Sunday of the Word of God is a time when the community is called to give greater attention not just to the Word of God. It is also urged to reflect on how we honour that Word in our celebrations, the books that we proclaim the Word from. Is the Gospel book carried in procession? Is it a well-made book that shows forth its life-giving content? Do we sing during the Gospel procession?
Pope Francis suggests in his letter that this Sunday is an ideal time to reflect on these issues.
Click here to read “Aperuit illis”
It is my prayer that our community of St. Julia continues to fall in love with Sacred Scripture, as we “unpack” the Living Word of God each week as we gather together as a family of believers.
May God bless and keep safe each of you and those that you love.
Receiving a gift is something very special. We are remembered. Appreciated. It is a sign of love. In our second reading this weekend in First Corinthians 12:4-11, St. Paul writes about spiritual gifts. These gifts far exceed any gifts that we will ever receive here on earth, for they come from the Lord, our God.
These gifts are not meant to be kept for ourselves. Rather, they are meant to be shared. As members of the Church, the Church being the mystical body of Christ in our midst, each us of are called to share our gifts and to contribute to the body (the Church) of Christ. Whether we are in elementary school, working, raising a family, caring and loving grandchildren, or what have you, each of us have been called.
These gifts enable Christ’s followers to serve and edify others, thereby creating greater unity in the Church. St. Paul emphasized the gift of charity, which he characterized as being pure, unselfish love and concern for the well-being of others. He taught that charity should govern the exercise of all other spiritual gifts in the Church.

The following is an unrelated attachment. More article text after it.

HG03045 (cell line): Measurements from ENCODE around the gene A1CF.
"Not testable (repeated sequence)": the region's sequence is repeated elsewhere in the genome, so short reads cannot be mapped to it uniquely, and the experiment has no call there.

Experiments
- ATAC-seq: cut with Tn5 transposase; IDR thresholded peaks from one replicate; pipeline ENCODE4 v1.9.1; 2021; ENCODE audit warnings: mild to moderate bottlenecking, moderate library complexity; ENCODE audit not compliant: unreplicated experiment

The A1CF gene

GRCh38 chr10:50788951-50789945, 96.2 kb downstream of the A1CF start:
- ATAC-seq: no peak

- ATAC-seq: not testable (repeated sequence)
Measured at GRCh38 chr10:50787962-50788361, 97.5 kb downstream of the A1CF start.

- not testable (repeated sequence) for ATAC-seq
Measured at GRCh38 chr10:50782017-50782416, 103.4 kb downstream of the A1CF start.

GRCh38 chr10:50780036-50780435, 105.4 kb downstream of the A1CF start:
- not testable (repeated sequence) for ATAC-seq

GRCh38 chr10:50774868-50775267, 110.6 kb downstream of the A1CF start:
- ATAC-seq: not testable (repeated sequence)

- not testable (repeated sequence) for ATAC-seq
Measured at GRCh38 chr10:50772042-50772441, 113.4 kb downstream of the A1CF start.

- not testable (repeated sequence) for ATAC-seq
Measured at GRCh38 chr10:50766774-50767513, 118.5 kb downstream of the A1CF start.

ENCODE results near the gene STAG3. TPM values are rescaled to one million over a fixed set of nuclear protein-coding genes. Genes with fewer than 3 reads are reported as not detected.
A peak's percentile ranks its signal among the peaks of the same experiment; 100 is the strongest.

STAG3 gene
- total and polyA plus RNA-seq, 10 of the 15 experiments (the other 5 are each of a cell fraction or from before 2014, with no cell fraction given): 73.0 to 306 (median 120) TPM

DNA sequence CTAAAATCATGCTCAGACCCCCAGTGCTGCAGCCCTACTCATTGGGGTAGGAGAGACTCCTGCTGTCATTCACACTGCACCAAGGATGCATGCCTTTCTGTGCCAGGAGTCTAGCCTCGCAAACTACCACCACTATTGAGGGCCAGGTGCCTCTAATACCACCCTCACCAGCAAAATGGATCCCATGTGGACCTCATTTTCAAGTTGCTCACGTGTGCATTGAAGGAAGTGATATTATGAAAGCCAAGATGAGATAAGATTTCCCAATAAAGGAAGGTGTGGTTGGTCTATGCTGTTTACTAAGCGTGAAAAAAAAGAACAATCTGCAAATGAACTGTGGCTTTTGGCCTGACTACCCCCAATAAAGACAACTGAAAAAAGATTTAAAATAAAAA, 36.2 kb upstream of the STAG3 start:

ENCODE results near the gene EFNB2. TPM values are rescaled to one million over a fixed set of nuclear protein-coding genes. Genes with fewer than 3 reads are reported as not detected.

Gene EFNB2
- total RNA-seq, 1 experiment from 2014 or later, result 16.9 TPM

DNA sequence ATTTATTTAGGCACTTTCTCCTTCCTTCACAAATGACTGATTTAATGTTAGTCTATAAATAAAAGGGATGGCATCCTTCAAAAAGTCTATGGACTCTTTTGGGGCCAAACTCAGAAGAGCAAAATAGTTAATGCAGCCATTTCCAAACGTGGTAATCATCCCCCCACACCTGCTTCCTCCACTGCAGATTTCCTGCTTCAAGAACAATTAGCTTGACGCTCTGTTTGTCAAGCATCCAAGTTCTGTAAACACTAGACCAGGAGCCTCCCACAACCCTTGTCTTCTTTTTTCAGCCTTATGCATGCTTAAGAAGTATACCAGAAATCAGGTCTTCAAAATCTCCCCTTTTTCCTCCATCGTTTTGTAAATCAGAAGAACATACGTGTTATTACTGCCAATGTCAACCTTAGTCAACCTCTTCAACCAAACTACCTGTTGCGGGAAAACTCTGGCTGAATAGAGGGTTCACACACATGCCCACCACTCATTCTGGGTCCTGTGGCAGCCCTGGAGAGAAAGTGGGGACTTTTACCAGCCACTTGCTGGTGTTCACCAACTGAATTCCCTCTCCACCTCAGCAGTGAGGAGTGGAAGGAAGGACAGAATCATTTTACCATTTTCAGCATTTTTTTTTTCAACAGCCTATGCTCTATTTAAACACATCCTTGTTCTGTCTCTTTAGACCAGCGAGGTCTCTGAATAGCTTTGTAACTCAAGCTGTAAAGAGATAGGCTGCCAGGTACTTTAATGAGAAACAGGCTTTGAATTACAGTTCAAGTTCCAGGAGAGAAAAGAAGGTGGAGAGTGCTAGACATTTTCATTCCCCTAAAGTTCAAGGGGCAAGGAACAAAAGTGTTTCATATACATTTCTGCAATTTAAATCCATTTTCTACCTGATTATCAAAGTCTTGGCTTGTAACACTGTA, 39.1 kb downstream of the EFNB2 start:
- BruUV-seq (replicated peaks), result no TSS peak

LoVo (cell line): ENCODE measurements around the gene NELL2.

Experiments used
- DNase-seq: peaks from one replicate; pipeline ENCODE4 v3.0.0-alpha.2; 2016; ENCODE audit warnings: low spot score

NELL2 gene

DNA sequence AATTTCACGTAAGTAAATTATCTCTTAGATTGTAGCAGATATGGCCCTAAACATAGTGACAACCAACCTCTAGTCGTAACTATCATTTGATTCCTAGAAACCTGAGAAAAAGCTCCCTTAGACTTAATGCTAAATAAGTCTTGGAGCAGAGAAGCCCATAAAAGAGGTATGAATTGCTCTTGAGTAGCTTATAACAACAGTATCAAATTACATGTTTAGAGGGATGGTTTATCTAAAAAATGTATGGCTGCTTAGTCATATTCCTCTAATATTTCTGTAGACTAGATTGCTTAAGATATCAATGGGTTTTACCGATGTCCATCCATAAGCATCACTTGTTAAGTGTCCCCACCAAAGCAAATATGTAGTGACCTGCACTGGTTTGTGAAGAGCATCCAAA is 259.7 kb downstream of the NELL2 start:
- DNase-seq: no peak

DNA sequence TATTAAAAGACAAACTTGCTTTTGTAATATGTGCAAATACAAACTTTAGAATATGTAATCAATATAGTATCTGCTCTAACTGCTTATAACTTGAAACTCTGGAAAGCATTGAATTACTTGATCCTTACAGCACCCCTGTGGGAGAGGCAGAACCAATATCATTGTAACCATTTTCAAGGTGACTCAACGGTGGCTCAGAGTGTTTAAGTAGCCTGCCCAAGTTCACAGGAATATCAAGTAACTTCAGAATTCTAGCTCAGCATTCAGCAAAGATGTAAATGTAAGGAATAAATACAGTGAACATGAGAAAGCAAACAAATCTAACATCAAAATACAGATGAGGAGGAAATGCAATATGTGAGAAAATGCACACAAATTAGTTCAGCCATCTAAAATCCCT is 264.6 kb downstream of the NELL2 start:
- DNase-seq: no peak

Charity is the theological virtue by which we love God above all things for his own sake, and our neighbour as ourselves for the love of God. The fruits of charity are joy, peace, and mercy. These, my friends are what I want for each of us and those that we love.
While we may be tired, we continue to navigate through these times with Christ as our guide. May we be refueled by the Word of God and Body of Christ this weekend. May we share our gifts with one another. May the banners in our Church sanctuary remind us what we are called to do, every day. All out of love. When we seek the gifts of the Spirit, we bless others and strengthen the Church. This is my prayer for us as a community of believers here at St. Julia.